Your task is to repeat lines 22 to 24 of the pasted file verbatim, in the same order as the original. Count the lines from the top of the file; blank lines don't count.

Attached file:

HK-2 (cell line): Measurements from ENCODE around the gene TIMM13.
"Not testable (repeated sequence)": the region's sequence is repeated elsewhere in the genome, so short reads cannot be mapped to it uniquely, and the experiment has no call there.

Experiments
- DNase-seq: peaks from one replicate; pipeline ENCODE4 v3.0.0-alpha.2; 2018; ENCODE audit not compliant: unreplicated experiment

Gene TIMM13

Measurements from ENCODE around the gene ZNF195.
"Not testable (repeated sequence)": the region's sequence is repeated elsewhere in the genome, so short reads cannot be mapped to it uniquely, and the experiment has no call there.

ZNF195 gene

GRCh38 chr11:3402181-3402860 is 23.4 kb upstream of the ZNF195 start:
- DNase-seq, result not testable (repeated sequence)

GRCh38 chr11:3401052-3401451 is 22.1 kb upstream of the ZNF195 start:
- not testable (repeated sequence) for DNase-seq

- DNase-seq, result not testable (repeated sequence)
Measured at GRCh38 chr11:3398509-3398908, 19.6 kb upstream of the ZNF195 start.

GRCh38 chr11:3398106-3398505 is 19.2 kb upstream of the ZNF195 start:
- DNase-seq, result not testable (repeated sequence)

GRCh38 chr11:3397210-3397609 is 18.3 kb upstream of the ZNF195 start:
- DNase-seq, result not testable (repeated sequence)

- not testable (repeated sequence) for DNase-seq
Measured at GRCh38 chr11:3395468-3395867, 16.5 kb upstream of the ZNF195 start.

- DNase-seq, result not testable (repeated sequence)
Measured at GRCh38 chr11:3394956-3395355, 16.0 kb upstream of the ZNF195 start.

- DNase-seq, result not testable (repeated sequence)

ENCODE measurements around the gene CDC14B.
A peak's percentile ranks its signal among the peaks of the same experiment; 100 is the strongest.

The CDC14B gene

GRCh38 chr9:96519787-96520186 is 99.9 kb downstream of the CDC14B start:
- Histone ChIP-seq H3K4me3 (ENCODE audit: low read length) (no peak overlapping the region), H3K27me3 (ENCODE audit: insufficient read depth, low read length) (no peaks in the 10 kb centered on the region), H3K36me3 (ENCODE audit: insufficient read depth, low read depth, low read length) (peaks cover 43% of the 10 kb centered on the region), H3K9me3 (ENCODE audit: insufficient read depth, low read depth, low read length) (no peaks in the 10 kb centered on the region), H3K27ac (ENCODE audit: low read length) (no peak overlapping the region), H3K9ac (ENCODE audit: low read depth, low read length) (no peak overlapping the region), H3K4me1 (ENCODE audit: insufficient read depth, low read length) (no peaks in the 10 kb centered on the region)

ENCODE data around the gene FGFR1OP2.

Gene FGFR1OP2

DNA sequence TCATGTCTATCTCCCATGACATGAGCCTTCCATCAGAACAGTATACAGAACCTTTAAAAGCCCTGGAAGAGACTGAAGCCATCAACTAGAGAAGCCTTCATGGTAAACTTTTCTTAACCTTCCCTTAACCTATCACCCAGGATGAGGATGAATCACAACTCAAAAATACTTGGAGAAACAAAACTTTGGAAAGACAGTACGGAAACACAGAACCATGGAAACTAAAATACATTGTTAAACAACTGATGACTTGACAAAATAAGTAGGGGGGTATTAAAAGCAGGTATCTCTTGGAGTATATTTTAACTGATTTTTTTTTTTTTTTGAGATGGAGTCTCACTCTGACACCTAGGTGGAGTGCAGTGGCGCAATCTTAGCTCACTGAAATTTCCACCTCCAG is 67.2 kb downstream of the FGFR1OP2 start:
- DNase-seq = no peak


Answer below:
Measured at GRCh38 chr11:3394956-3395355, 16.0 kb upstream of the ZNF195 start.

- DNase-seq, result not testable (repeated sequence)

ENCODE measurements around the gene CDC14B.